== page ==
First, the legality of selling growlers (a large bottle that may be filled from the tap on site) in Georgia may come to be. From, a letter from the Georgia Department of Revenue was quoted: “The Department [Of Revenue] has determined that, persuant to the Georgia Alcoholic Beverage Code, “growlers” or similar containers may be appropriately used so long as it is at a licensed retail off premise location that does not deal in distilled spirits by the package.“ At a state level, things look good, but local laws also come into play. A store called “The Beer Growler” is set to open in Athens in roughly a week according to the owners (UPDATE, 12/11/2010: They opened today!), and as reported, Kraig Torres, owner of Hop City Craft Beer & Wine here in Atlanta, has said that they are staying on top of developments as well: “Atlanta, and surrounding jurisdictions have not allowed the sale of growlers specifically, despite the revised opinion of the State of Georgia. I am looking into the matter deeply. The DAY growlers are green lighted by the City of Atlanta is the day Hop City will sell it’s first growler.” It’s worth pointing out that you can buy (or sell) pre-filled growler size bottles anywhere – the interesting development is the potential to buy a growler filled fresh from a keg at your local store. Frankly, it’s a bit of a novelty for consumers since it won’t significantly improve the selection of beer available, though some will argue that the freshness of taking it from the keg to the bottle to your home the same day is a strong enough reason to choose a growler over a traditional beer bottled at the brewery.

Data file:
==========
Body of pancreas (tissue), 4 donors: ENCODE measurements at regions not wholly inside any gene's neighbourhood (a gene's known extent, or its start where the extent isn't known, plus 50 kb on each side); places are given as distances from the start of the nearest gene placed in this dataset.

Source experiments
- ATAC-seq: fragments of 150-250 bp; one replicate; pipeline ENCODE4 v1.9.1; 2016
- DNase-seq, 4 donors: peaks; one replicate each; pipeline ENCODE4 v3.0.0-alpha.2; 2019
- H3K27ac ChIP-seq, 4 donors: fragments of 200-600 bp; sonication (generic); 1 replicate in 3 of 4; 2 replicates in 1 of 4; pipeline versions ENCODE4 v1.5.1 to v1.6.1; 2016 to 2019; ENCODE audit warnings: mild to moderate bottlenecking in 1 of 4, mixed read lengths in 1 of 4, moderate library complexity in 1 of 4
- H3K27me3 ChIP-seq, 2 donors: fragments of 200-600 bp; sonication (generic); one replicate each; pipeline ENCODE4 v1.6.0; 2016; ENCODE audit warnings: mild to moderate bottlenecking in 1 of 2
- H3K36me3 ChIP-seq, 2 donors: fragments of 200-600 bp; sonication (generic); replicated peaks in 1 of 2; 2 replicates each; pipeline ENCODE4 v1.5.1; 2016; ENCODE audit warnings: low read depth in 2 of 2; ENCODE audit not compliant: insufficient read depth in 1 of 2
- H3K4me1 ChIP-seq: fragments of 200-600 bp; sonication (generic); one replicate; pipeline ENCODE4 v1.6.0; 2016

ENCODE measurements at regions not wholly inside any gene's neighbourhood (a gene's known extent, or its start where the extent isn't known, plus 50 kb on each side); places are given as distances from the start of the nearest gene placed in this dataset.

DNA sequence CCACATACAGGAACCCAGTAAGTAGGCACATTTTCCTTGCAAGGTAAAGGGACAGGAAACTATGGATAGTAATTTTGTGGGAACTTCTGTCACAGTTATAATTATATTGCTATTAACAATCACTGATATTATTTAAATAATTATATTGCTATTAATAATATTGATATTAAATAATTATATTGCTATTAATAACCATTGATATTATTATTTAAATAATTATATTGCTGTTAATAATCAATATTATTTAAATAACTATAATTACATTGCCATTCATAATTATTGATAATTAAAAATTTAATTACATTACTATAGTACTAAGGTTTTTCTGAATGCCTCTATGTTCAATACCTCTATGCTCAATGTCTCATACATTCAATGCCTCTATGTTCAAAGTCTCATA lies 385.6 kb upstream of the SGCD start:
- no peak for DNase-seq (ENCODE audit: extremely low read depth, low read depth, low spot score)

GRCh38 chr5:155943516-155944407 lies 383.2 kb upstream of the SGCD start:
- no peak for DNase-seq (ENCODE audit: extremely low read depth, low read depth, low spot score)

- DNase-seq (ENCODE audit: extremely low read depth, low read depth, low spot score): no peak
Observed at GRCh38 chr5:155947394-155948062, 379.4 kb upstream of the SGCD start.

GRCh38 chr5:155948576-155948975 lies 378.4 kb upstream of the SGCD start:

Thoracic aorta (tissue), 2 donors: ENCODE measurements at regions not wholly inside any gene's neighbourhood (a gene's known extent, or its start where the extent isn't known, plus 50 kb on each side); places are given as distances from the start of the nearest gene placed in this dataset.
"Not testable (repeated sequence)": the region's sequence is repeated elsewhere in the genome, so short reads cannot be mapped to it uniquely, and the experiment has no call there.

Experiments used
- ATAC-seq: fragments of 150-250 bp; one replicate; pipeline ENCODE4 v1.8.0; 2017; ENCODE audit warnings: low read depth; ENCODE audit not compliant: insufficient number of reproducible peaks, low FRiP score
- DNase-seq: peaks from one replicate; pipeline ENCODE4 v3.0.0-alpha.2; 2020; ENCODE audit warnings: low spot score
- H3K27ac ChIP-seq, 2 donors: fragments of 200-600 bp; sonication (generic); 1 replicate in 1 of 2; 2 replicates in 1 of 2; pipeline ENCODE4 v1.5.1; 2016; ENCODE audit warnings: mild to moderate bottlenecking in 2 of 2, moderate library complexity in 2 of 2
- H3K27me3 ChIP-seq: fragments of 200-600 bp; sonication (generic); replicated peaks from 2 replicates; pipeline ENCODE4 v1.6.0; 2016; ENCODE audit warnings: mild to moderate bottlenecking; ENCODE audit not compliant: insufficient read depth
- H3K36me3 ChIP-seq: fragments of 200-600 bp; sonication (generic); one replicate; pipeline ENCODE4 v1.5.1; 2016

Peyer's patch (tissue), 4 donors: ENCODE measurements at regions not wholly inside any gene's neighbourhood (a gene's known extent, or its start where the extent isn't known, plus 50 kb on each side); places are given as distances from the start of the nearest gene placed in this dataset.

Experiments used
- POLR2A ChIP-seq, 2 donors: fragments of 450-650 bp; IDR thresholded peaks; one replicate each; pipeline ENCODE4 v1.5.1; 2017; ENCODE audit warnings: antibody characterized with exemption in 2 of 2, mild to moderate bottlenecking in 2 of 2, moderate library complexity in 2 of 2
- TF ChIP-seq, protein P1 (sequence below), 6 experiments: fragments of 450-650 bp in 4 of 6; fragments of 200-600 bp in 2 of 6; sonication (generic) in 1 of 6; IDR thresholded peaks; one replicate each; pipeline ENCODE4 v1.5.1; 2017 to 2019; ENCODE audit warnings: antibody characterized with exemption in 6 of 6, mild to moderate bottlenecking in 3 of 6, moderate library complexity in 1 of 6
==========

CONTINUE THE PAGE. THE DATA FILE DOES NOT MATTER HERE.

Second, a new shop dedicated to craft brews will be opening soon on College Avenue in Decatur, Georgia: Ale Yeah! “We will showcase an abundance of American craft beer as well as varieties from around the world that exemplify liquid perfection.  We will carry bombers and also give people the opportunity to “build-your-own” 6-pack.  We will also offer fine cheeses, cured meats and chocolates that compliment the experience of a perfect pint.  Ale Yeah! will also carry a selection of fine brewing supplies in case you’re looking to create your own perfect pint.” Sounds good, yes? (UPDATE, 12/1/2010: Ale Yeah! opened this past week!)

Third, the Brick Store Pub has opened their upstairs “cellar” featuring a tremendous collection of vintage bottled beers. This is a gold mine for beer lovers, with selections spanning the globe and dating back as much as a decade in some cases, with each bottle labeled by vintage. Like wine, some beers (especially the ones you will find in the Brick Store cellar) benefit from time in the bottle, as opposed to the dominant theme of “drinking beer fresh.” This is your chance to try multiple vintages side by side and experience for yourself the impact of bottle aging, not to mention the ability to find some beers that you won’t find anywhere else. We stopped by for a quick tour from Dave Blanchard, one of the owners of the Brick Store:

Fourth!, 5 Seasons Prado, the original location of 5 Seasons, is now Lucky Devil Brewing. Kevin McNerney remains the brewmaster for Lucky Devil – no change to the beer, or menu for that matter. This should actually help differentiate Lucky Devil from the other 5 Seasons locations, as they had been on divergent paths due to different ownership and management over the past several years.